Hello, readers. So, on my journey homeward from a lovely semester in Sydney, I decided to make a little detour to (sort of) nearby Malaysia, to stay with my sorority sister and her family in Kuala Lumpur (aka KL)! I went into this trip completely in the dark about Malaysia and will share with you some of the things that I learned and that surprised me about this amazing land.
- It’s an Islamist country. Alright, I’ll admit that I didn’t even know there were Asian Islamist countries. But Malaysia is one of apparently a few, including Indonesia and Brunei. This means that about half the women on the street wore head scarves, that trains had coach sections for ladies only, that during Ramadan rule-breaking (eating, drinking, etc) is punishable by law, and that schools and many public areas were equipped with prayer areas to step aside in.
- It’s a melting pot of cultures. Malaysia mostly consists of three groups: ethnic Malay, Chinese, and Indians. The way these three groups have melded together has led to the creation of a beautiful culture that works very well together. The Hasa Malay, Chinese, and English are used widely. Islam, Hinduism, and Christianity work together seemingly without issue. People don’t seem to judge, but accept all. The food (ohhh, the food) was an amazing mix of rice dishes, noodle dishes, and curry mix. Hail all things spicy.
- Kuala Lumpur, and Malaysia as a whole is a large Oil and Gas Hub. What this most notably means is that there is an enormous class divide. The super-rich live among the super-poor, leading to a varying scope of Skyscrapers and high-rise condos just minutes away from the most broken down of slums. This disparity also makes the city a little more dangerous.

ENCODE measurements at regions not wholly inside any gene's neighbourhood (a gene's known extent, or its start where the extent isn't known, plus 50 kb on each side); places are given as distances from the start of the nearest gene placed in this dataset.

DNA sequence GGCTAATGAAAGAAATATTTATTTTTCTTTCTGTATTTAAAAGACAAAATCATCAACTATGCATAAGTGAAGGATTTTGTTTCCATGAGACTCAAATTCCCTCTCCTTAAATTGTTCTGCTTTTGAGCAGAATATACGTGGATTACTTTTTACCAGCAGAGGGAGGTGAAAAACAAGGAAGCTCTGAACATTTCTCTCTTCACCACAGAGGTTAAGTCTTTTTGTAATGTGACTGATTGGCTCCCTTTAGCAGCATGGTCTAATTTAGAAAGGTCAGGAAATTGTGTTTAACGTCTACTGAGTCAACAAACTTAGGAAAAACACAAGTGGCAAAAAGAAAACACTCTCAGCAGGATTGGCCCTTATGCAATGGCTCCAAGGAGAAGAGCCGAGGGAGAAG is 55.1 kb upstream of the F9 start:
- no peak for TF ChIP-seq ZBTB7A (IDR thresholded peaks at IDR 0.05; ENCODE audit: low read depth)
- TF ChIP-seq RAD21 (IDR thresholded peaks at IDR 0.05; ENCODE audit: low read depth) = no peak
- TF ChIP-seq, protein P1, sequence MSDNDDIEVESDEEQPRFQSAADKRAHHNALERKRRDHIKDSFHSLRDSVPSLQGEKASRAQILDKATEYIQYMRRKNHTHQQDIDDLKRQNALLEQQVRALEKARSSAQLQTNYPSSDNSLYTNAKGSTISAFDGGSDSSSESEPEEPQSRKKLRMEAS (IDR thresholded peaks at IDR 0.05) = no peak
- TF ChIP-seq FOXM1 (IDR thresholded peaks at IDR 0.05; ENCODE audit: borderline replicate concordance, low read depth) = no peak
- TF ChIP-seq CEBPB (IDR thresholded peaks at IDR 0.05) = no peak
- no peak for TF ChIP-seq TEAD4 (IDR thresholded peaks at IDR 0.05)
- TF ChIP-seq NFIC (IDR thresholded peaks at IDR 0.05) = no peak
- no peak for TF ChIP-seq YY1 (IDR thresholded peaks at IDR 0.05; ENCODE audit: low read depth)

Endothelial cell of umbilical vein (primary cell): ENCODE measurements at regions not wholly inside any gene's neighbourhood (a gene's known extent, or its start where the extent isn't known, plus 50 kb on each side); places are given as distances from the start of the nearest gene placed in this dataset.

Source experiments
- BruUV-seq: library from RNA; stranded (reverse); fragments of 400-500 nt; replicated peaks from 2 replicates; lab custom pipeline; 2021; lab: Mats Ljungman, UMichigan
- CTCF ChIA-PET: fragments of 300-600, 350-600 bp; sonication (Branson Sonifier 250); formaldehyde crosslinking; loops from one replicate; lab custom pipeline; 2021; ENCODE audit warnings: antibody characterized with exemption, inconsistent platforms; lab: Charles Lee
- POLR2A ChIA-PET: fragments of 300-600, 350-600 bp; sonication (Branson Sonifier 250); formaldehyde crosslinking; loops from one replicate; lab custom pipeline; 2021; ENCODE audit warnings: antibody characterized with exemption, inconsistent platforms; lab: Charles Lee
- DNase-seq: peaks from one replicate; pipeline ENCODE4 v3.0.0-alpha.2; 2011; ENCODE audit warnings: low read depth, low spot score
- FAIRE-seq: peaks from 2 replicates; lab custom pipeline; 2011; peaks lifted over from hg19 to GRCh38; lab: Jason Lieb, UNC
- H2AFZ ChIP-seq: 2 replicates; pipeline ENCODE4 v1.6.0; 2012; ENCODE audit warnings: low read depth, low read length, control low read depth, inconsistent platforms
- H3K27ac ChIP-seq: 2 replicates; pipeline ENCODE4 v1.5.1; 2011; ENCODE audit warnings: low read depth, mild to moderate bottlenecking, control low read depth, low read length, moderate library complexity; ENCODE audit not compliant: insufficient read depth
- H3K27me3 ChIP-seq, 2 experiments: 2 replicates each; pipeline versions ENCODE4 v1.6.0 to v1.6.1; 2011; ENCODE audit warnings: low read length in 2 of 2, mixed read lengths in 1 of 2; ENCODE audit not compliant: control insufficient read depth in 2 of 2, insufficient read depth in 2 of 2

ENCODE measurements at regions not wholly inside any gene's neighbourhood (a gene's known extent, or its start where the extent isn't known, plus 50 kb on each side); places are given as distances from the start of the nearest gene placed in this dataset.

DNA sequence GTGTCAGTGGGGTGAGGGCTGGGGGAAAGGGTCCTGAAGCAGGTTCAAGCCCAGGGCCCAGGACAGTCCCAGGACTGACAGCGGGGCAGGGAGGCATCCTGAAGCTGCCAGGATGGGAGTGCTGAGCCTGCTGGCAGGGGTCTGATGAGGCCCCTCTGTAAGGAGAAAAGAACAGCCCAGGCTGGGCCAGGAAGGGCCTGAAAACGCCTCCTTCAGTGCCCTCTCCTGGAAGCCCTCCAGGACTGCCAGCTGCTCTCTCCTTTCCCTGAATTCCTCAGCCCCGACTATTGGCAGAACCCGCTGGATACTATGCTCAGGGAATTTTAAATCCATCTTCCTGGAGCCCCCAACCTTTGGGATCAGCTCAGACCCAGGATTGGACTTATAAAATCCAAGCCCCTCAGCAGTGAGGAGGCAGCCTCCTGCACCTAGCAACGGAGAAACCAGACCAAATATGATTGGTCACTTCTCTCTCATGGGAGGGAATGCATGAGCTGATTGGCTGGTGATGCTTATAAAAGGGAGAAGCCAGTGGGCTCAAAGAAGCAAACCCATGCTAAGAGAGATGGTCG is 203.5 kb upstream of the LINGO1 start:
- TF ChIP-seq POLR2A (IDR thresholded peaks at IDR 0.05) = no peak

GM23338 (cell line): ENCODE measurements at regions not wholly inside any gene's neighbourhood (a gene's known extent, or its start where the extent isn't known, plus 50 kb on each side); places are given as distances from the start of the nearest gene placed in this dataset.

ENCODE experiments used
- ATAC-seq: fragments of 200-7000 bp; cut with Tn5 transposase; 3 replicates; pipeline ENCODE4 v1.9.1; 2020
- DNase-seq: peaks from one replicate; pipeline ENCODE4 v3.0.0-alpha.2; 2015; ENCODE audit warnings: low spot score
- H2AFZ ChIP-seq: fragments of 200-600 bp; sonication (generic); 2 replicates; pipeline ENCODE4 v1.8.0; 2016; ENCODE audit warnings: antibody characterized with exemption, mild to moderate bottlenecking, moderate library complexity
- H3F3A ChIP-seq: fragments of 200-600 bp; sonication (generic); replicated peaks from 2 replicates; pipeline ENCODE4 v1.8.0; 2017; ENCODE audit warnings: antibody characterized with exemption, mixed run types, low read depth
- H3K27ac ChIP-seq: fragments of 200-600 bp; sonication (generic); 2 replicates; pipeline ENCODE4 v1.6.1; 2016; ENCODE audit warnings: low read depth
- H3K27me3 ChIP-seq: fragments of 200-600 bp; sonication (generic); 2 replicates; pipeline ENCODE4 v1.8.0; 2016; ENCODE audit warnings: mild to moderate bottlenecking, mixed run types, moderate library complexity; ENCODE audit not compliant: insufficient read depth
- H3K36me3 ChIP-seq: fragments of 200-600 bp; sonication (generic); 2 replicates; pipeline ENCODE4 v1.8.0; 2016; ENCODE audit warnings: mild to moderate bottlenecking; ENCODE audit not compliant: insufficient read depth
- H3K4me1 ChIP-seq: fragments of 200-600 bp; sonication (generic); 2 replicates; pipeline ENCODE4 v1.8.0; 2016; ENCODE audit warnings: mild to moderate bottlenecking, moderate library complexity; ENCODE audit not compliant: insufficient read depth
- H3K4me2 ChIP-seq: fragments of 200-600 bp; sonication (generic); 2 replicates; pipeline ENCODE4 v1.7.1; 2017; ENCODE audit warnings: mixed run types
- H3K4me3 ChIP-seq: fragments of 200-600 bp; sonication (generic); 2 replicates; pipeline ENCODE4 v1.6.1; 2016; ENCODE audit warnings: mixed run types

- Money matters are twisted. One US dollar is approximately equivalent to three Malaysian Ringgit. What this means is that products from overseas cost about 3x as much in Ringgit as they would in dollars. While this may make being a tourist attractive, the local minimum wage is about 9 Ringgit/ hour (or $3 USD), meaning that many goods are insanely expensive to natives, but cheap for tourists. I bought Life of Pi for my plane ride home. For me $39 Ringgit ($13 USD) was nothing, but tell me, if you were a young local would you read if a book was nearly 40 dollars?
Below are some pictures of beautiful things and fun adventures I saw and had in Kuala Lumpur! (Hover over them for captions)